July 20, 2018
By Rodney Brooks
Founding partner Wendy Ann Payne was featured in the following U.S. News:Money article.
WHILE MARRIED COUPLES sometimes try to coordinate when they retire, not all spouses retire at the same time. Age differences, different stages in their careers and even health can play a role in one spouse continuing to work after the other retires.
However, when only one member of a married couple retires, planning and preparation are still necessary. Couples often underestimate the social, psychological and financial impact of having a spouse retire. Patience and communication are often critical to navigate the transition.
Your income might suddenly be cut in half after one spouse retires. “When you have a married couple, and one spouse retires, it takes a period of time, usually a year or two, for them to get used to the lifestyle,” says John Piershale, a wealth advisor at Piershale Financial Group in Crystal Lake, Illinois. “It’s a big deal when they don’t have that paycheck.” Both spouses will need to adjust to the reduced cash flow.
The retired spouse will also have considerably more free time than the working spouse, so the allocation of household chores and leisure pursuits are likely to change. “It’s important that couples discuss their retirement goals and plans ahead of time so they’re both on the same page,” says Christine Russell, senior manager of retirement and annuities at TD Ameritrade. “If they’re going to retire together, great, or if they don’t, that’s great too, but they need to be on the same page.”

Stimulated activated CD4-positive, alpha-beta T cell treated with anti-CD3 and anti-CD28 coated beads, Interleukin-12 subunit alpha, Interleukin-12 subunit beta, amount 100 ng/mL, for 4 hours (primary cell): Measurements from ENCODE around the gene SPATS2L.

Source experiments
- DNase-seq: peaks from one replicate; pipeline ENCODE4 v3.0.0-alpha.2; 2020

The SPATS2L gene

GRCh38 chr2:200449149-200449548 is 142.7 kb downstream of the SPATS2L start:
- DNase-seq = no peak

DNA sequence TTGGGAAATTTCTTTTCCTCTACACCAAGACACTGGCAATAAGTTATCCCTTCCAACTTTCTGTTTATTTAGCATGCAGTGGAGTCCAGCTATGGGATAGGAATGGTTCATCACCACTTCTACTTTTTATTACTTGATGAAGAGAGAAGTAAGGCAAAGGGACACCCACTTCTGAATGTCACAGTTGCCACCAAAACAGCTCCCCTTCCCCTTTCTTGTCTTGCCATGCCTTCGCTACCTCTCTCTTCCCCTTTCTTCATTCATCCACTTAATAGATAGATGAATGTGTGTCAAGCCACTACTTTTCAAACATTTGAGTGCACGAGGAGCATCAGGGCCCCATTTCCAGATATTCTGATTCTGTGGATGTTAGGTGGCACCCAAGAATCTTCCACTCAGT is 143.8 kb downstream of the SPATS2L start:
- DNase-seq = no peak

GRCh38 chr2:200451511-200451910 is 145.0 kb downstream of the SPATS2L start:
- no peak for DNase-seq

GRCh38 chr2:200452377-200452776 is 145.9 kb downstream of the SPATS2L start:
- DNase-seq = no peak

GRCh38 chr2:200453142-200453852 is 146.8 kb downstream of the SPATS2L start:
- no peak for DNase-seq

Here’s how married couples can prepare for one spouse’s retirement:
Make a new budget. You will need to make a new budget based on your one remaining salary and any income from retirement benefits. “Before they plunge into this very important part of life, my suggestion is that they both sit down and assess what expenses and income are going to be and what this [retiring] person will do,” says Reid Abedeen, managing partner at Safeguard Investment Advisory Group in Corona, California. “They need to sit down and go through these numbers and tweak the budget.”
Your expenses might change depending on what the retired spouse plans to do. “Talk about what you will do with your time. That will help identify what your financial cash flow needs will be,” says Wendy Ann Payne, founding partner at Centurion Wealth Management in McLean, Virginia. “If you need $8,000 a month after taxes to cover living expenses, medical needs, debt service [and] gifting at holidays, will your assets and retirement income cover all those needs?”
Have a game plan. Listing your retirement goals can give you an idea of how you will spend your time and help you avoid boredom. “Whether it’s more gardening or the perfect golf game, have a game plan,” Abedeen says. The retired spouse and the working spouse need to clearly communicate about shared and separate experiences in order to avoid conflict. “If the person who is not working starts to travel without the working spouse, it becomes problematic,” Abedeen says. “It’s a partnership, and there has to be a game plan.”
Consider the impact on your relationship. Roles and duties could change when one spouse retires. The working spouse may come home after a hard day not expecting to cook and clean, even if that was their role previously. “It can put pressure on the spouse who’s working if the spouse at home is not doing much,” says Jared Snider, a senior wealth advisor at Exencial Wealth Advisors in Oklahoma City, Oklahoma. “This guy is annoying me because he has nothing to do.”